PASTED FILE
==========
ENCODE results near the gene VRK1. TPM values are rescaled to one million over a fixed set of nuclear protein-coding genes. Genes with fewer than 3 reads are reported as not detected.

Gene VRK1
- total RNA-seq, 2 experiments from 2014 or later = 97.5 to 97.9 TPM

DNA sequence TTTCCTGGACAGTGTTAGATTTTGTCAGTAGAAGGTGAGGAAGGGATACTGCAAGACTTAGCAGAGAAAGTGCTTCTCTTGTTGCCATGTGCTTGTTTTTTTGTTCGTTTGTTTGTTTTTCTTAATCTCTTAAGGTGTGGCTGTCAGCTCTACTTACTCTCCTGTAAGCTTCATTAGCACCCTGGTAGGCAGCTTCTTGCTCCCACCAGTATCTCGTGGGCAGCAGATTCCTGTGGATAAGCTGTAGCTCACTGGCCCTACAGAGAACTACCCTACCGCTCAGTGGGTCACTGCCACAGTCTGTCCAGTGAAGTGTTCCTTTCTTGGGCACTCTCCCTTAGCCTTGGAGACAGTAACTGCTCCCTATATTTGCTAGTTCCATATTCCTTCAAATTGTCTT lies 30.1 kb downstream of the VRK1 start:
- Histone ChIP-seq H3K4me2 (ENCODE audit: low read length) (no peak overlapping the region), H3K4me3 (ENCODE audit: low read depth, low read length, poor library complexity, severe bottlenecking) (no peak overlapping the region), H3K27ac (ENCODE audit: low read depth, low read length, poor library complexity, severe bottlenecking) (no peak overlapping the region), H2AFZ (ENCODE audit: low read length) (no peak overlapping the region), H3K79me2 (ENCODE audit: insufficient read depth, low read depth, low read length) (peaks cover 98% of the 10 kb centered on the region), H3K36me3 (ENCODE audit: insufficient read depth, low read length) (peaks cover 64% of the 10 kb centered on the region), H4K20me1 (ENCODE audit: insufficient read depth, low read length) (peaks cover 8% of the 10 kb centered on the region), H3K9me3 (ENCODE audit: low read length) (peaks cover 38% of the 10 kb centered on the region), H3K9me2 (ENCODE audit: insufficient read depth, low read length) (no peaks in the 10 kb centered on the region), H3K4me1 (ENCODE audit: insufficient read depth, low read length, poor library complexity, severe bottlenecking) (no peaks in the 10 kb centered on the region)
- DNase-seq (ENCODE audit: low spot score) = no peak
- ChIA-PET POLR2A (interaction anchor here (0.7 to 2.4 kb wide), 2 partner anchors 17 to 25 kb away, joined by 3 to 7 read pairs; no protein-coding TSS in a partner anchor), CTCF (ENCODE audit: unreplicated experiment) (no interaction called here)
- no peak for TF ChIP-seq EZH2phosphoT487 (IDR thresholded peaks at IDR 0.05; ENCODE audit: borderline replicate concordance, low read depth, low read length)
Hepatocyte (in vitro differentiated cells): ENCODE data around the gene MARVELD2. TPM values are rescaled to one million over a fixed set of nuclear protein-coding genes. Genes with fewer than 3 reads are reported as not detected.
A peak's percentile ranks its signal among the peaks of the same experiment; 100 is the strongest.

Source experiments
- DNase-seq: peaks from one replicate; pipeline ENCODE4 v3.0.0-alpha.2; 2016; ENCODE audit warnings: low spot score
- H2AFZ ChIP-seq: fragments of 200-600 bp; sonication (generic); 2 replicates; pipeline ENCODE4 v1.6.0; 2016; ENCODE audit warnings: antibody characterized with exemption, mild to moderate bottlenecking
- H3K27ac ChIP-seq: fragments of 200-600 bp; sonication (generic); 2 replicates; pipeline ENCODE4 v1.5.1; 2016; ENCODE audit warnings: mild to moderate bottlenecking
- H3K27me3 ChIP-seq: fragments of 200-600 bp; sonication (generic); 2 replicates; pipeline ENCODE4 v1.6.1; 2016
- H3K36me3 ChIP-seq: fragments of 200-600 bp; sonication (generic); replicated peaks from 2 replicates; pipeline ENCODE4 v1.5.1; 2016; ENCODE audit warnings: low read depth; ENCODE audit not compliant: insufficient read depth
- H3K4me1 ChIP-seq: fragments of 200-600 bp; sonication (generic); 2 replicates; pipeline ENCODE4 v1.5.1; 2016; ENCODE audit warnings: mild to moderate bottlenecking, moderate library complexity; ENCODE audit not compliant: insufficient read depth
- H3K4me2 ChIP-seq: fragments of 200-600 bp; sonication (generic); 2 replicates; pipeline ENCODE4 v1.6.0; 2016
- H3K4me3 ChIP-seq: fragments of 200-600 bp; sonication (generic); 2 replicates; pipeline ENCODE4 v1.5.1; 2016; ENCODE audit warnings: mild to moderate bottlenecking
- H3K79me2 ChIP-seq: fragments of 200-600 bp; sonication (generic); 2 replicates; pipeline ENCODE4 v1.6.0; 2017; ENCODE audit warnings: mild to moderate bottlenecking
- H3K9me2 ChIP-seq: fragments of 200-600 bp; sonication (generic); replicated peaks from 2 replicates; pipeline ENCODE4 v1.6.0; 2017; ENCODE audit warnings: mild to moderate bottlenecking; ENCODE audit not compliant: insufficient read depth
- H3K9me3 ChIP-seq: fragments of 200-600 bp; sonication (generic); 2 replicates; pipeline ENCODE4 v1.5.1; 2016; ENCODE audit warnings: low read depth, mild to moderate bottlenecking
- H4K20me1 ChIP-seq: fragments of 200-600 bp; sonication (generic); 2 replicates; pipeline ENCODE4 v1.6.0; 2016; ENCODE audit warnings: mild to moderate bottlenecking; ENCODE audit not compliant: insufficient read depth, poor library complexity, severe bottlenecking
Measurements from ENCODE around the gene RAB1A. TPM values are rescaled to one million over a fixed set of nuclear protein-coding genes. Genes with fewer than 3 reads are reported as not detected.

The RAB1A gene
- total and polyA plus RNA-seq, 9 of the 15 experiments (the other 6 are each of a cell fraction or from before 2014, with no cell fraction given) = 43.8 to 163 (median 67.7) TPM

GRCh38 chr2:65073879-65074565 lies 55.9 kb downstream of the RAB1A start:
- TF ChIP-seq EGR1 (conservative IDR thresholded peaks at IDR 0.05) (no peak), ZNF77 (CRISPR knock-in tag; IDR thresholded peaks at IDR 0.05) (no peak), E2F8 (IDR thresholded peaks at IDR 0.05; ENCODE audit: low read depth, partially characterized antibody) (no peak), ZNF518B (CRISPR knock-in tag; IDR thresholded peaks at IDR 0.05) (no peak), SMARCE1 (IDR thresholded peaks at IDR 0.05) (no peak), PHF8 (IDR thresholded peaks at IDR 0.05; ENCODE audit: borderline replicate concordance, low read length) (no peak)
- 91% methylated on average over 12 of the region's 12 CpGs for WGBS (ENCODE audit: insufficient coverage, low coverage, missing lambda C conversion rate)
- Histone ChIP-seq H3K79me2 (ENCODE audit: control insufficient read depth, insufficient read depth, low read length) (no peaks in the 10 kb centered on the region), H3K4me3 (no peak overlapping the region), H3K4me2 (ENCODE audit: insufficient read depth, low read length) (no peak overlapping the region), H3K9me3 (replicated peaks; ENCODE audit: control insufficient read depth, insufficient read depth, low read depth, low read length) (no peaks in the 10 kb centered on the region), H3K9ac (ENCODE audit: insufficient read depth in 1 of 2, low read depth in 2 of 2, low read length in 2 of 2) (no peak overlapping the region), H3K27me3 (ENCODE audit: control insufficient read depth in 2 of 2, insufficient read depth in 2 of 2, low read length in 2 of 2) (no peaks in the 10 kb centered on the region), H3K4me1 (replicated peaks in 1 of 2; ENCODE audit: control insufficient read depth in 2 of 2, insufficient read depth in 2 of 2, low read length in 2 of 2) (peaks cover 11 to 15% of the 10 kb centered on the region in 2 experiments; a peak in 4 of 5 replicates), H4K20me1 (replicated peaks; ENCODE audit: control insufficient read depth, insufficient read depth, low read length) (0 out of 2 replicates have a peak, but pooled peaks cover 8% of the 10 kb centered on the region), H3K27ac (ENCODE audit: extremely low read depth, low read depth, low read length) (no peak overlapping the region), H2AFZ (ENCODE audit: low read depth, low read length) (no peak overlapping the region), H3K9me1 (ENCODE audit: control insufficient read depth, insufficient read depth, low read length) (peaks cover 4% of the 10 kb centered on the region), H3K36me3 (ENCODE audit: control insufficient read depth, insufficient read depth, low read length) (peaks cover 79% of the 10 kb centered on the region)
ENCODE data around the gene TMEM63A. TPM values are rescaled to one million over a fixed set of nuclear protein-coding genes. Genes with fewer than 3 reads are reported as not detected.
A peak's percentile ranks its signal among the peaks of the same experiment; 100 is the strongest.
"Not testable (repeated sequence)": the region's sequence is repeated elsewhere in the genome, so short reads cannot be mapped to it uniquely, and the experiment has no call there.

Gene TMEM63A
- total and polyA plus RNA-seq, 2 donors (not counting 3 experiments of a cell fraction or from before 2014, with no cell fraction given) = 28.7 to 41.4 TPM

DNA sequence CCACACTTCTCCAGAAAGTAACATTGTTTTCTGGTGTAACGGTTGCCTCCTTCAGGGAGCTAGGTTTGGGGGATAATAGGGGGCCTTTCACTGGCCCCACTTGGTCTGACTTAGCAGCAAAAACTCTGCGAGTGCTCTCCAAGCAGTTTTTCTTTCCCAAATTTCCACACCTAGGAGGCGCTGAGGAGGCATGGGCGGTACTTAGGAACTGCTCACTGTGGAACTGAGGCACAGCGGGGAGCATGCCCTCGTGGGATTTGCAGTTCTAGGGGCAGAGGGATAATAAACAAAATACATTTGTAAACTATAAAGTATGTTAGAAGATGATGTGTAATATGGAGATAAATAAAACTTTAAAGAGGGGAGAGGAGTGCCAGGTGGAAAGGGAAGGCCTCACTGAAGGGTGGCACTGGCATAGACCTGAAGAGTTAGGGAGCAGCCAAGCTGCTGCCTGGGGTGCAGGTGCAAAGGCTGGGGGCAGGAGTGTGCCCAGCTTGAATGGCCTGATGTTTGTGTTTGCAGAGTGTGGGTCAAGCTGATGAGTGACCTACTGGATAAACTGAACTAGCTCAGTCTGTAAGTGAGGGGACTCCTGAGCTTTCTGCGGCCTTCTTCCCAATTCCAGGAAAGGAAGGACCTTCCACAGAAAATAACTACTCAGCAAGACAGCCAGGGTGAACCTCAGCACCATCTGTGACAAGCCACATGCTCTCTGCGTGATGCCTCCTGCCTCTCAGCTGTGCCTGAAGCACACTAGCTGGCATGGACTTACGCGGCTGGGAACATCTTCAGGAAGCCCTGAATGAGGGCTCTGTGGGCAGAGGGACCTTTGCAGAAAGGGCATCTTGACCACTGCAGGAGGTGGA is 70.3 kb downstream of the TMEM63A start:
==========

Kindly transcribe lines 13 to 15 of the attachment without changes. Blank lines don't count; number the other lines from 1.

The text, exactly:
- H2AFZ ChIP-seq: fragments of 200-600 bp; sonication (generic); 2 replicates; pipeline ENCODE4 v1.6.0; 2016; ENCODE audit warnings: antibody characterized with exemption, mild to moderate bottlenecking
- H3K27ac ChIP-seq: fragments of 200-600 bp; sonication (generic); 2 replicates; pipeline ENCODE4 v1.5.1; 2016; ENCODE audit warnings: mild to moderate bottlenecking
- H3K27me3 ChIP-seq: fragments of 200-600 bp; sonication (generic); 2 replicates; pipeline ENCODE4 v1.6.1; 2016